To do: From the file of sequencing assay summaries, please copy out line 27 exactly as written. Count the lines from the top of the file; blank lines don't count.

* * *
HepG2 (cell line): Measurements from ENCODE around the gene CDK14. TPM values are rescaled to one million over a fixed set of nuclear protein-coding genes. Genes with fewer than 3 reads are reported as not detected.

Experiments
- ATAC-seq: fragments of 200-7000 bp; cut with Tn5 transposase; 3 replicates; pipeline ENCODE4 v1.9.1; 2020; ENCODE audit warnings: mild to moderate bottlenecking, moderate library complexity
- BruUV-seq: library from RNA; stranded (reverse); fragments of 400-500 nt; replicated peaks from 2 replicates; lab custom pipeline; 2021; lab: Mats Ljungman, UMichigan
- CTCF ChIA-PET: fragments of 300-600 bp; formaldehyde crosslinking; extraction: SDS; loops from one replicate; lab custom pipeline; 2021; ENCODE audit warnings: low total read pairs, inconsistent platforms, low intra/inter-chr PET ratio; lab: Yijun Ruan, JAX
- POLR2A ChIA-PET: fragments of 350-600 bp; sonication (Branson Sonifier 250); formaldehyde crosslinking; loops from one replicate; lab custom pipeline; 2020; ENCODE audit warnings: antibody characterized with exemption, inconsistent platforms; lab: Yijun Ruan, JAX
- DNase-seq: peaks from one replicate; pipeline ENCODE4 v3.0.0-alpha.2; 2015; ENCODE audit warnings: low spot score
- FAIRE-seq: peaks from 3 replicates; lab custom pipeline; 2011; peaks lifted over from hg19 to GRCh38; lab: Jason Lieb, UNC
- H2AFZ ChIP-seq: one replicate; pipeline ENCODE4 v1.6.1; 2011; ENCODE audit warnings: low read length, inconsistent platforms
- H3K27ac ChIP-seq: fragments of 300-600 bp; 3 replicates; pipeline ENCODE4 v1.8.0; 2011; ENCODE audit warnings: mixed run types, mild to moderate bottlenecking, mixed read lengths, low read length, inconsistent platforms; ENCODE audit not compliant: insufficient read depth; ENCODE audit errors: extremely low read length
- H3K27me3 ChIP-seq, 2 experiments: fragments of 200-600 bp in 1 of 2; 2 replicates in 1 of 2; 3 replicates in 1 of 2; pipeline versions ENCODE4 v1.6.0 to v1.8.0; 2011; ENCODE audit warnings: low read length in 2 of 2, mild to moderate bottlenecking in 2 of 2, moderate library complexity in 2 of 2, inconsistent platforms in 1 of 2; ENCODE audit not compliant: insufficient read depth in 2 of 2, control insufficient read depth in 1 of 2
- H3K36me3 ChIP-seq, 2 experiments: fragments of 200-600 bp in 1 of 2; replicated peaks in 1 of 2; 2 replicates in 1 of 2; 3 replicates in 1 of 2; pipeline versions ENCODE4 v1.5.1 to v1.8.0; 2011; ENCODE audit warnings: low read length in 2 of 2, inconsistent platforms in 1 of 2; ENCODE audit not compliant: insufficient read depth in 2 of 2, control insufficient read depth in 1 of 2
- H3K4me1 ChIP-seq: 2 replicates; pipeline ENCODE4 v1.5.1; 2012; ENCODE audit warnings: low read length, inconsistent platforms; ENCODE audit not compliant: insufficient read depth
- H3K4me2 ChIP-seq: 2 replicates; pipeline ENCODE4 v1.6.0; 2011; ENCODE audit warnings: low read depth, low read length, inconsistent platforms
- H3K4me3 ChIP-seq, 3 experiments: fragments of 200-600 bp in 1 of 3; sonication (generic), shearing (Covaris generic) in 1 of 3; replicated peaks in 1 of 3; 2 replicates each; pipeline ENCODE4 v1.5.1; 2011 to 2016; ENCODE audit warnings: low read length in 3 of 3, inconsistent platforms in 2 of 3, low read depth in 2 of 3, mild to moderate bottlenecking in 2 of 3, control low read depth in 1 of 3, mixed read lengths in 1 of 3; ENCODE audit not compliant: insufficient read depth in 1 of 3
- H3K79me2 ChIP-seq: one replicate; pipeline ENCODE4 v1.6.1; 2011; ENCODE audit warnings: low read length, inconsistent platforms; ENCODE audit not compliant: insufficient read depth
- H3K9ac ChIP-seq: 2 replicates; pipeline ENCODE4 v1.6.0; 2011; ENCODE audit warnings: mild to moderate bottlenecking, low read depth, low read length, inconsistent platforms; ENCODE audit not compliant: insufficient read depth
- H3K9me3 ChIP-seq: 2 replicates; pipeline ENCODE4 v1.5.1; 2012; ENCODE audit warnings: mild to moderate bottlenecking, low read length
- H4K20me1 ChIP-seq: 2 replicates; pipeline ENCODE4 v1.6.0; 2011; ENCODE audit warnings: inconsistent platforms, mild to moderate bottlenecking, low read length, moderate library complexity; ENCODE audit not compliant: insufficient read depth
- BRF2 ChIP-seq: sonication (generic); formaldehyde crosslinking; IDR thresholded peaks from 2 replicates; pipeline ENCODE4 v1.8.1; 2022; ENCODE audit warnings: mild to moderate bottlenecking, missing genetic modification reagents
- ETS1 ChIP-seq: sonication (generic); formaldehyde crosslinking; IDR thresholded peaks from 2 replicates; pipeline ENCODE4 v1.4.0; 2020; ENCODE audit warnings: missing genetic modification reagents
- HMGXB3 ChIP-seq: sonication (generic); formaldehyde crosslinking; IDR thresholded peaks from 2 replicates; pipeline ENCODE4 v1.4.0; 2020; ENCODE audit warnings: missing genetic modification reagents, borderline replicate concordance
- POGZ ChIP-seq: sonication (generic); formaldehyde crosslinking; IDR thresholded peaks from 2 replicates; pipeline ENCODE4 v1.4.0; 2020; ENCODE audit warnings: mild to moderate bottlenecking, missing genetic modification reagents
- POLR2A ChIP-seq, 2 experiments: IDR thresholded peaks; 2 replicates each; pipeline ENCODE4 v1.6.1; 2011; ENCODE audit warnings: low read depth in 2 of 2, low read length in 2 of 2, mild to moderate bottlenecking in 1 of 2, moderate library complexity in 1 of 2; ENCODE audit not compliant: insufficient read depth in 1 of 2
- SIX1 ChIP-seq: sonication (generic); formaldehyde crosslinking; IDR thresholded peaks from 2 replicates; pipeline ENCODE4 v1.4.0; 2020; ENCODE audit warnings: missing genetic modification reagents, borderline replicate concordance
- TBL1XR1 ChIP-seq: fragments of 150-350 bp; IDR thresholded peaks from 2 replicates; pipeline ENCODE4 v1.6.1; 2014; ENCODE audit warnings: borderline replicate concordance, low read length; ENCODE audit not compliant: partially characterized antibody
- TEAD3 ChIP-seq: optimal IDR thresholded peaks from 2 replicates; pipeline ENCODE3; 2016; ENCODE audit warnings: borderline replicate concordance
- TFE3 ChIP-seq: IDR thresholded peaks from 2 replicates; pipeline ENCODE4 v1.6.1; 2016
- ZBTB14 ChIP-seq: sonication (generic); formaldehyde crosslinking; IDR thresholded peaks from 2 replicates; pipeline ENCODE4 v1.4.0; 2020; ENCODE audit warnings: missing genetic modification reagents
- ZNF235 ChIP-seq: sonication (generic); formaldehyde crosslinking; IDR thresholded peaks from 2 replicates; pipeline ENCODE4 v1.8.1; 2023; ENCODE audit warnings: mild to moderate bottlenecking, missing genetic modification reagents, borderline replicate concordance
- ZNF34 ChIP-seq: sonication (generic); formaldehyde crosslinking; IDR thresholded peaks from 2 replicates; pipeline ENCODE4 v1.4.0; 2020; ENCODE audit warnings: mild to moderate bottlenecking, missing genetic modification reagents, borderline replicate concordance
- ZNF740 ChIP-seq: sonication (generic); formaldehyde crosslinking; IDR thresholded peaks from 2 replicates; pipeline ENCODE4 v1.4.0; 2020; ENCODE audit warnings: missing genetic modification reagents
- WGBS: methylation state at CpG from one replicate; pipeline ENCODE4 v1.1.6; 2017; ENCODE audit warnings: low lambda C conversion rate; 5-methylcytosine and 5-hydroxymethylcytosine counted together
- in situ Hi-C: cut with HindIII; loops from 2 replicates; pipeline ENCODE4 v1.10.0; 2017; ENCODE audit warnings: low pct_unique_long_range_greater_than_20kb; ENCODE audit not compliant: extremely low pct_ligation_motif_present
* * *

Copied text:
- TEAD3 ChIP-seq: optimal IDR thresholded peaks from 2 replicates; pipeline ENCODE3; 2016; ENCODE audit warnings: borderline replicate concordance